Even a global political watershed such as the end of the Cold War seems to have left a fundamental characteristic of cultural relations between the U.S. and the rest of the world unchanged: American popular culture still stirs up emotion, its products, artifacts, and practices entangling their consumers in affective encounters characterized by feelings of fascination, excitement, or even wholesale rejection. What is it that continues to make 'American' popular culture popular or unpopular? Is it because 'American' culture is still cool? Which role does Cool play in the consumers' affective encounters with 'America'?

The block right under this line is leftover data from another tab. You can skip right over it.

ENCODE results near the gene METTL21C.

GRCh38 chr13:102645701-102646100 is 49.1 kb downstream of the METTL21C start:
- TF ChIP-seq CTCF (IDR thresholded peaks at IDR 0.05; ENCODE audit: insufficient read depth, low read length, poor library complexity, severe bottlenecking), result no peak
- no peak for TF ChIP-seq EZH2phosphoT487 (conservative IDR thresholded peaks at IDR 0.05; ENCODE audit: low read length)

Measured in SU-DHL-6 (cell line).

This volume of essays offers new insights on the post-Cold-War dissemination of American popular culture, exploring the manifold ways in which Cool has emerged as an elusive yet determining factor of an American culture gone global